16/01/2015 09:42 GMT | Updated 18/03/2015 05:59 GMT

Why Stalling Social Europe Could Be Suicidal for the EU


At a time when the European Union is in a rush to reassert its economic prowess at home and globally, it seems that the new Commission has decided that social Europe can be left to hit the buffers.

The evidence that the social dimension of the EU is playing second fiddle to the economic has been writ large recently, as the European Commission launched its 2015 Work Programme.

Not only will it be disastrous for people across Europe already hit by austerity measures if we remain on the current course, but fundamentally, without addressing rising social insecurity and the effects of high levels of unemployment, our new Commissioners are putting the future of the EU itself in great danger. Darker, more extremist forces are always keen to use people's insecurity to spread division and xenophobia.

The total absence of social policy initiatives in the new Commission's first Work Programme, presented in December, led Labour MEPs to formally express our grave concerns this week on the direction being taken. Despite rising levels of in-work poverty, the Commission wholly ignores the damaging implications of rising inequality in wealth, health and education in our societies.

The most competitive economies in the world, such as those in Scandinavia, demonstrate that social cohesion and good working conditions are the bedrock of long-term competitiveness.

To ensure a sustainable, job-rich recovery, we need initiatives which cut costs to our public health bill, create jobs and ensure that they are safe, good quality jobs for men and women.

Therefore, attempts to shelve proposed legislation that would bring vital investment and jobs and save 58,000 premature deaths a year have been called out for the travesty that they are by Labour MEPs.

The proposed waste and air quality directives, which were to be axed completely, have now been put back into the Commission's 2015 Work Programme, albeit in a watered down fashion, primarily due to pressure from Labour MEPs and civil society groups.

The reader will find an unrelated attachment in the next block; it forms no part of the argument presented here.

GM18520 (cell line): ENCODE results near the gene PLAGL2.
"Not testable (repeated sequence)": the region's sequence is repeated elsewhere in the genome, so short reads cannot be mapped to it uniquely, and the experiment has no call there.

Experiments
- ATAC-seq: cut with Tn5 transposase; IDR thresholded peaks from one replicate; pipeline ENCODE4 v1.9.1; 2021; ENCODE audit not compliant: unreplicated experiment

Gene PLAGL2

Now compare this to the haste with which some of our leaders want to conclude controversial trade talks without full public debate. It is clear that where there is political will, there is a way.

We need to see this same political will to be shown on social policy issues. Without it the European Union will cut off its link to the general public - that is a suicide mission.

The social dimension of the European Union is the link to people and how to improve their lives. For example, it is European legislation which gives every worker the right to four weeks paid holiday per year. Likewise the Equal Treatment directive means that whether working in the private or public sector people are fairly treated, regardless of their age, disability, gender reassignment, marriage and civil partnership, race, religion or belief, sex, and sexual orientation. It is the Part Time Workers Directive which gives, predominately women workers, fair terms and conditions at work.

The European Union was founded as a political project to bring peace and prosperity for citizens as well as opportunities to companies and businesses. Without the correct balance between economic and social issues the EU will always be at risk of failing to connect with people. This lack of the social dimension is something needs to addressed, and fast.